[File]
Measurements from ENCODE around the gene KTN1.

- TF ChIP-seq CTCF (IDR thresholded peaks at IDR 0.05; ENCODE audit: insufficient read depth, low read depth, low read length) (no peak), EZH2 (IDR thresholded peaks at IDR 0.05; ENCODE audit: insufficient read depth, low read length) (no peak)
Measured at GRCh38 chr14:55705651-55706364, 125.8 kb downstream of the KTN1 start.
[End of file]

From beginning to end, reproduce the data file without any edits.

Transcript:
Measurements from ENCODE around the gene KTN1.

- TF ChIP-seq CTCF (IDR thresholded peaks at IDR 0.05; ENCODE audit: insufficient read depth, low read depth, low read length) (no peak), EZH2 (IDR thresholded peaks at IDR 0.05; ENCODE audit: insufficient read depth, low read length) (no peak)
Measured at GRCh38 chr14:55705651-55706364, 125.8 kb downstream of the KTN1 start.